Seventy-six farmworkers who work for Primex Farms in Wasco, California have tested positive for COVID-19—over twice as many workers as the company has publicly acknowledged. The United Farm Workers labor union has been tracking coronavirus cases among Primex contract workers and employees, relying primarily on self-reported data from workers.
“The company finally admitted last week that 31 workers were positive,” said UFW Secretary Armando Elenes, but only after workers went on strike and put significant public pressure on the Wasco-based dried fruit and nut processor to acknowledge the outbreak. “The company finally started listening,” Elenes continued, “but unfortunately they’re not listening enough. And as a matter of fact, they’re blaming the workers themselves for the coronavirus.”
Primex grows pistachios and other varieties of tree nuts on 5,000 acres of orchards in Wasco. The company decided to shut down operations last week, announcing that it would conduct a thorough cleaning of its production facilities.
Yet according to Elenes, “the workers are telling us that, in reality, it was a regularly scheduled fumigation that they do every other two or three months.” These periodic fumigation efforts are intended for treating insects and not for cleaning surfaces for the human-spread coronavirus.
The U.S. Environmental Protection Agency does not recommend using fumigation to disinfect for the coronavirus “unless the pesticide product label specifically includes disinfection directions for fogging, fumigation, or wide-area or electrostatic spraying.”
Not only did the company take no special cleaning precautions, said Elenes, but Primex used their own workers to do the cleaning, even though those employees could be infected with COVID-19. Going forward, the striking farmworkers would prefer an outside company to handle the cleaning, added Elenes.
The company has paid for a mobile testing clinic to test its employees according to reporting by the Los Angeles Times. But Wasco Councilmember Alex Garcia said he’d like to see much more from growers like Primex. There is a state-run COVID-19 testing site at a local library, but “in my opinion, that’s not enough,” he said. Garcia would like to see many more testing sites, especially mobile sites, paid for by growers and processors in the area.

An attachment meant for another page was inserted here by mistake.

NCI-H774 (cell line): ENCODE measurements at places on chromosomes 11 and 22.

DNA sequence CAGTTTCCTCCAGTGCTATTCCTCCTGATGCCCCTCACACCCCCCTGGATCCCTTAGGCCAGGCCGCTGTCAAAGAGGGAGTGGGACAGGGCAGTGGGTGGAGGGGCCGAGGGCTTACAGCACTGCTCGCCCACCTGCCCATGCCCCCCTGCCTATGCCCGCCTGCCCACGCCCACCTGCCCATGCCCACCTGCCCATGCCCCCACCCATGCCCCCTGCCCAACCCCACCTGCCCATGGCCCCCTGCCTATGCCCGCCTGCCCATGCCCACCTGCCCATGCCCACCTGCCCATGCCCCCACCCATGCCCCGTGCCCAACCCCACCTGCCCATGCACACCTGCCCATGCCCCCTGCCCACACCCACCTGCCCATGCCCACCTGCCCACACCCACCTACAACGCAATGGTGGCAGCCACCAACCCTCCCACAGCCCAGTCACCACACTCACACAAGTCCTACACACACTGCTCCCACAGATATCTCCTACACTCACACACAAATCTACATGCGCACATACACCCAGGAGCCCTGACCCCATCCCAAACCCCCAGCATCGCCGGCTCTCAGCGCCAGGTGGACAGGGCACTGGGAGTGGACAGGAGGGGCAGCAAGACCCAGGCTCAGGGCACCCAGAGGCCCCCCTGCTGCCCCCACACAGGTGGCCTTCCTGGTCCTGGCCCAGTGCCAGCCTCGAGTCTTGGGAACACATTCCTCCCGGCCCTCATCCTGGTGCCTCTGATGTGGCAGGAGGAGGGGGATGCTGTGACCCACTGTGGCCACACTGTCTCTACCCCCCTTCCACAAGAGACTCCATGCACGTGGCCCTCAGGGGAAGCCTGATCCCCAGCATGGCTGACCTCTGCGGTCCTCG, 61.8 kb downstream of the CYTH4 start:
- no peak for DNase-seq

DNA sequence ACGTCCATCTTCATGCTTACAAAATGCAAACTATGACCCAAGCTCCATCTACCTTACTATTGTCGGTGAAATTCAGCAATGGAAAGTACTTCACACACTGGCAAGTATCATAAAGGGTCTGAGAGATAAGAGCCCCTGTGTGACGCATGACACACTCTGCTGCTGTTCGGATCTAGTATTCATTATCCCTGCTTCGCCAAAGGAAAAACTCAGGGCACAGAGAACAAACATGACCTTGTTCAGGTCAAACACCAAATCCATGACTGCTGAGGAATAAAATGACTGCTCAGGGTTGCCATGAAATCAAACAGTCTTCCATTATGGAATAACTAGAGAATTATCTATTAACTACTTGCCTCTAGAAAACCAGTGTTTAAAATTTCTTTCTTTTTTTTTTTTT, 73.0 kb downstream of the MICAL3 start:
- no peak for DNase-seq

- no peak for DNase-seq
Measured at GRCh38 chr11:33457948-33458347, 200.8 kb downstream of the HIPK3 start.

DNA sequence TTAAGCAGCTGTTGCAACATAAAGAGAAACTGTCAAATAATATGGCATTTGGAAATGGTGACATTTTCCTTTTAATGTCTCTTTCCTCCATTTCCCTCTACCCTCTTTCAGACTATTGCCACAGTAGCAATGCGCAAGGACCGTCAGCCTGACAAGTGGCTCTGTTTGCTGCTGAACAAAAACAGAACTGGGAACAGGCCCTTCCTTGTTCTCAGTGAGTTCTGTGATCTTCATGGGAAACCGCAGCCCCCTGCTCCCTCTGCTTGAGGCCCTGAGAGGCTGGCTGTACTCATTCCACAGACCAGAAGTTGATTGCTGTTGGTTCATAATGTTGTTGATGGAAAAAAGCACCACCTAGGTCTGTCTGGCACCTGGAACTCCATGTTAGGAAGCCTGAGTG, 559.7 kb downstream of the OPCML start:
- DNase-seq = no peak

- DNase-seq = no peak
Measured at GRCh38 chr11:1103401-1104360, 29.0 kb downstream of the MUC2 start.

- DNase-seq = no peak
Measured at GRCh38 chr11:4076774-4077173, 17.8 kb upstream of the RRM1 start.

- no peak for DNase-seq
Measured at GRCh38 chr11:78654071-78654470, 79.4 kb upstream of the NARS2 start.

Although the Wasco testing site at the library operates from 7 AM to 7 PM, Tuesday through Saturday, the site has been testing between 130 and 140 people on a daily basis, he explained. More testing sites are desperately needed, he urged.
Marielos Cisneros, who works at Primex, tested positive for COVID-19 in June. She’s a single mom and the sole financial provider for her four kids, and many of her fellow coworkers are also single mothers. Her coworker called her recently in a panic, complaining of a headache and shortness of breath, wondering if she too was infected.
“This is not fair,” said Cisneros. “I mean, our lives, our kids, our families…a lot of them are single moms, and it’s not fair.” Cisneros added that kids are also showing symptoms, including her six year old, who has been running a 101.9 degree fever.
The worst part is knowing they’ve infected family members, said Daniela Gonzalez Mejia. “I have family and some of them got infected by me and I didn’t—I couldn’t know—because Primex…they didn’t let us know.” Counting family members, the outbreak has now infected 109 people in total, according to Elenes’s most recent data.
“We’re talking about babies and children that don’t have the same defenses as ourselves,” added Mejia. One child who tested positive is just nine months old.
Primex worker Veronica Perez was bringing face masks to work for her fellow coworkers when a human resources manager for the company approached her to ask whether she was selling the masks to her colleagues. Perez was not, but she was told the company has been selling similar face masks for $8. Perez has also been tested for COVID-19 but is still waiting for test results.
Remigio Ramirez has been working at Primex as a maintenance worker for 13 years. “The company had told him that if anybody would test positive, that they would let them know,” said Elenes, translating for Ramirez. When Ramirez first started feeling flu-like symptoms, his supervisor downplayed his concerns and assured him he probably had the flu.
“Now, most of us are infected, my wife, my daughter,” said Ramirez (as translated by Elenes). “What are we going to do? Everybody’s infected.”